Progenitor cells found in the human adrenal medulla may be used to treat neurodegenerative diseases

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A research team in Europe has found a way to obtain adrenaline and enkephalin from adult humans and then isolate and force them to become neurons in the lab. This brings researchers one step closer to finding new treatments for neurodegenerative diseases and chronic pain.The research has been published in STEM CELLS Translational Medicine.

“Chromaffin progenitor cells seem to be a promising cell source due to the potential use in autologous transplantations, which avoids the possibility of immune rejection,” said Monika Ehrhart-Bornstein, Dresden University of Technology’s Center for Regenerative Therapies, Germany, and lead investigator of the study. “Our team had recently described how we isolated chromaffin progenitor cells from the adrenal glands of cows and then treated them so that they differentiated into functional neurons. In this subsequent study, we wanted to learn whether these cells could also be obtained from adult human adrenal glands and then forced to differentiate into neurons, as a prerequisite for future use in transplantation trials.”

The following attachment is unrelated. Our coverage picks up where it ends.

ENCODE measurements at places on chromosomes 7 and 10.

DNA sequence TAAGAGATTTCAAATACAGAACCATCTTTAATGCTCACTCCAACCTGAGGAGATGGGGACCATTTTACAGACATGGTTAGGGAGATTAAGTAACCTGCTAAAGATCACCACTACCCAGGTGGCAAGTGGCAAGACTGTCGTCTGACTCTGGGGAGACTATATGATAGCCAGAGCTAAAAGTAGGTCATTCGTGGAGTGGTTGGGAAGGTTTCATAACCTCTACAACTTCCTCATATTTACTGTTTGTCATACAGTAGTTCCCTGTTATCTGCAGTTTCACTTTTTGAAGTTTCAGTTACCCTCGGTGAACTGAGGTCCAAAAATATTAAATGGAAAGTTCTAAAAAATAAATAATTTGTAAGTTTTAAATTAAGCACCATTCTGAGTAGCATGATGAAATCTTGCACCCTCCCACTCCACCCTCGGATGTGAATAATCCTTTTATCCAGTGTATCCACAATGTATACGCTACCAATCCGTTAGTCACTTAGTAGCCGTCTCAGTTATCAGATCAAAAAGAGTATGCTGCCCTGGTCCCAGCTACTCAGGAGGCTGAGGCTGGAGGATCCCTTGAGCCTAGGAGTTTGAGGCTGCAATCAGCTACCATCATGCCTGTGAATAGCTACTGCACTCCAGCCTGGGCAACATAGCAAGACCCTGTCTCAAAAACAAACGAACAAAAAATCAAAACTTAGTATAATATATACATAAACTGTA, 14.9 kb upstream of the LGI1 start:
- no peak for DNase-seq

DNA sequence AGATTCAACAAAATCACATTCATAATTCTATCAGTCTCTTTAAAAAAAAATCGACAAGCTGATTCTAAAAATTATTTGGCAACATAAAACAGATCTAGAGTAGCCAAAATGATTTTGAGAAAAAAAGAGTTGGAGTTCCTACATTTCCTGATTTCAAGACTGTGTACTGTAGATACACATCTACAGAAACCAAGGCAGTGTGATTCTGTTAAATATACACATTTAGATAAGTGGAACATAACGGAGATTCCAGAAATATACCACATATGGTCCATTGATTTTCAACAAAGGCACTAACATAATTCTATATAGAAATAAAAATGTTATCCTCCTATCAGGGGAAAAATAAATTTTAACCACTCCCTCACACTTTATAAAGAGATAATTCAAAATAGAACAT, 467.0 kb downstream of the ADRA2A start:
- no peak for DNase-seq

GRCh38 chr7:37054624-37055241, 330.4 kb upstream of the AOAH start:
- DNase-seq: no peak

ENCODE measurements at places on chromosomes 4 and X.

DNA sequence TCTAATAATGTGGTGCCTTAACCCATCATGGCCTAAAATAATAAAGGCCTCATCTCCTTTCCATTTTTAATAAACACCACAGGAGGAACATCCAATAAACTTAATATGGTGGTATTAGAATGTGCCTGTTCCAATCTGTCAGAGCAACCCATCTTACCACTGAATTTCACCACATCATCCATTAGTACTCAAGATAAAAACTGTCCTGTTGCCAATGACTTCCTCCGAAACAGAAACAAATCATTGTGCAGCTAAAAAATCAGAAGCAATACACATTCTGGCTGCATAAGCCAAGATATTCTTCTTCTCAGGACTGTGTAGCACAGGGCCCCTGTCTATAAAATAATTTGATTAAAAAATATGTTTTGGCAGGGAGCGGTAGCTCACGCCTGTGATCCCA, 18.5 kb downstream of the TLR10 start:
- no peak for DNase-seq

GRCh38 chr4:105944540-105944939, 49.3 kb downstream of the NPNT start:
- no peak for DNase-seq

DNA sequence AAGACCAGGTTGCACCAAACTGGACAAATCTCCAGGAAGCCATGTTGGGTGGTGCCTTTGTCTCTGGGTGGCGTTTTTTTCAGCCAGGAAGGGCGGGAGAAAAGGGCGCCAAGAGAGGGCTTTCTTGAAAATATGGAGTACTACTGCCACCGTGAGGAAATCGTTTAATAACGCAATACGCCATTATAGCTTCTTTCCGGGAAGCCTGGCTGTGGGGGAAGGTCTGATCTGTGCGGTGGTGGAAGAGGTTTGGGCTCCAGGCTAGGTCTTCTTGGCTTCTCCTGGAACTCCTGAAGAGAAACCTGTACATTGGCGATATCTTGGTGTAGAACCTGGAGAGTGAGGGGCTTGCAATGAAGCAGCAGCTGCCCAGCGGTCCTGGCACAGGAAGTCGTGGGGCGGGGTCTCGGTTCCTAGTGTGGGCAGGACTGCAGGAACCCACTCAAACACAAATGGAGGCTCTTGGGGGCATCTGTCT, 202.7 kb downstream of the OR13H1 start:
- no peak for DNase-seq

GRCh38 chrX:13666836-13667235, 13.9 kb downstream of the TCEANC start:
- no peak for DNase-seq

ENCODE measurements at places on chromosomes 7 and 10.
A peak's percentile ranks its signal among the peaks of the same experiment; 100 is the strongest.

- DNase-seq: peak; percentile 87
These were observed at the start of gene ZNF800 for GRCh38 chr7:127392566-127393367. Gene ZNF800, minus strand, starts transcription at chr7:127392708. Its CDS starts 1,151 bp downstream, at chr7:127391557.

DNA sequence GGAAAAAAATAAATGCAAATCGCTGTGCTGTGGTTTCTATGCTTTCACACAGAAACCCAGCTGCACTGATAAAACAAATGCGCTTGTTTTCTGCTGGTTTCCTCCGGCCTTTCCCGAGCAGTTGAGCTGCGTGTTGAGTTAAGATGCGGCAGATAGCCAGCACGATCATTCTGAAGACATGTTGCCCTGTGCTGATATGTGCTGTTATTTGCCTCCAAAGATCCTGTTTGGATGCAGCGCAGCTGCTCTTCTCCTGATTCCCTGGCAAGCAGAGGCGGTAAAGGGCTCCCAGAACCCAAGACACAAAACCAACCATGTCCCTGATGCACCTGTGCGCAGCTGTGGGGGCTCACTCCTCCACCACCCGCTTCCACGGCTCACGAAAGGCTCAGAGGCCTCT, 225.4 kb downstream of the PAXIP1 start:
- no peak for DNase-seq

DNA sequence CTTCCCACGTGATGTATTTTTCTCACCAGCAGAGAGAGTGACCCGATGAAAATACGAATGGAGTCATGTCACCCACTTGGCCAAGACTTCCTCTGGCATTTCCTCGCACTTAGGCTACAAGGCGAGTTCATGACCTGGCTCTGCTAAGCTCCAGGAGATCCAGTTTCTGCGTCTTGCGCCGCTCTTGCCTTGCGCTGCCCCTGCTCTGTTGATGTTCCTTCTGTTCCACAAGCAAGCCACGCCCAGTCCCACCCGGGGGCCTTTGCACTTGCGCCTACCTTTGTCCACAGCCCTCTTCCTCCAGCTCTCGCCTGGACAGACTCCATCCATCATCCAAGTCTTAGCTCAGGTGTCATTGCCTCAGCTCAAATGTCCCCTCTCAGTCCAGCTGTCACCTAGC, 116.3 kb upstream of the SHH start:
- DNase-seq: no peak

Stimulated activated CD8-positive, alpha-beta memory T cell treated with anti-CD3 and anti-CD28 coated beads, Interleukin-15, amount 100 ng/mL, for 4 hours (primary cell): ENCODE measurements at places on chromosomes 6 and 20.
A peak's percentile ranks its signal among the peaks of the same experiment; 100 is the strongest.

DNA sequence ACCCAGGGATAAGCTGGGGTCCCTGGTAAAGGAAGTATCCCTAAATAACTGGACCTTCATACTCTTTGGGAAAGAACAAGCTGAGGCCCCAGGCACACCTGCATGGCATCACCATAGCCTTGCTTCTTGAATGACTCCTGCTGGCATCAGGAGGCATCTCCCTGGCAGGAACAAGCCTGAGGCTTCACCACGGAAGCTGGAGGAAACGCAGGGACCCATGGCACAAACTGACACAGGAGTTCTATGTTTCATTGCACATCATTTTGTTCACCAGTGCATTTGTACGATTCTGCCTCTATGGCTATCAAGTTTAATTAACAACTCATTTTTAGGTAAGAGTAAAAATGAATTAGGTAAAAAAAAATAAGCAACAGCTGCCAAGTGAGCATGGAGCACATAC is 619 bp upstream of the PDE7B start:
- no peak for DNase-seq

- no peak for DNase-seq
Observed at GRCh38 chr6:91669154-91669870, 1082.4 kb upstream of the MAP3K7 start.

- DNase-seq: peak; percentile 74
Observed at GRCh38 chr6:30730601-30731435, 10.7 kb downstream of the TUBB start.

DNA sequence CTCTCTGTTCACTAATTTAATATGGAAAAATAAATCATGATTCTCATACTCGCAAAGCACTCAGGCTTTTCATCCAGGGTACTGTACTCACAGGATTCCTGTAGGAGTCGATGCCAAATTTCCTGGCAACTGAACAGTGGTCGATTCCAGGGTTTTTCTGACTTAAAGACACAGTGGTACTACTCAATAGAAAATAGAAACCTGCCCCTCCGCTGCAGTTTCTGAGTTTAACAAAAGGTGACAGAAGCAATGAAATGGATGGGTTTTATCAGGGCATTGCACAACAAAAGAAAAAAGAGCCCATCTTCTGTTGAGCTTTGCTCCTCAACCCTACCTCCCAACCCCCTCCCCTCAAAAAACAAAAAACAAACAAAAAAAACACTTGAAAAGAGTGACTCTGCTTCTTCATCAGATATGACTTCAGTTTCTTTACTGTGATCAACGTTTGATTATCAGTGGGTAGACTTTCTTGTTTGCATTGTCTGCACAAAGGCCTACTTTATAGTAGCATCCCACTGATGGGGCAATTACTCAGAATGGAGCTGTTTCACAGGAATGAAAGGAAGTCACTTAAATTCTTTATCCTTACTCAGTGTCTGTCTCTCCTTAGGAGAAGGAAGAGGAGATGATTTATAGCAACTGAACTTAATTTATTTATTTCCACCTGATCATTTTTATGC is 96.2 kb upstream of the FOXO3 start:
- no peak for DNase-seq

Ehrhart-Bornstein collaborated with Claudia Cavadas, professor at the Center for Neurosciences and Cell Biology, University of Coimbra, Portugal, in leading the team of researchers from both universities on the study. They adapted their bovine study method to obtain and isolate the human cells and then treated them with growth factor. When they examined the cells six days later, they had indeed differentiated into neuron-like cells. 

“This study both proves the existence of chromaffin progenitor cells in the human adrenal medulla and demonstrates that they can be isolated,” Cavadas said. “These cells may open new perspectives and challenges in the field of regenerative medicine, especially regarding their potential use in the treatment of neurodegenerative and neuroendocrine diseases.”  

“While protocols need to be established to entirely remove other cell types from progenitor cultures for their therapeutic use, the potential of these progenitor cells to acquire both neuronal and chromaffin cell phenotypes is unquestionable, making them an interesting new cell source for cell-based therapies. The isolation and characterisation of these valuable cells from human adrenals is the first step toward their potential future use in transplantation therapies,” said Ehrhart-Bornstein.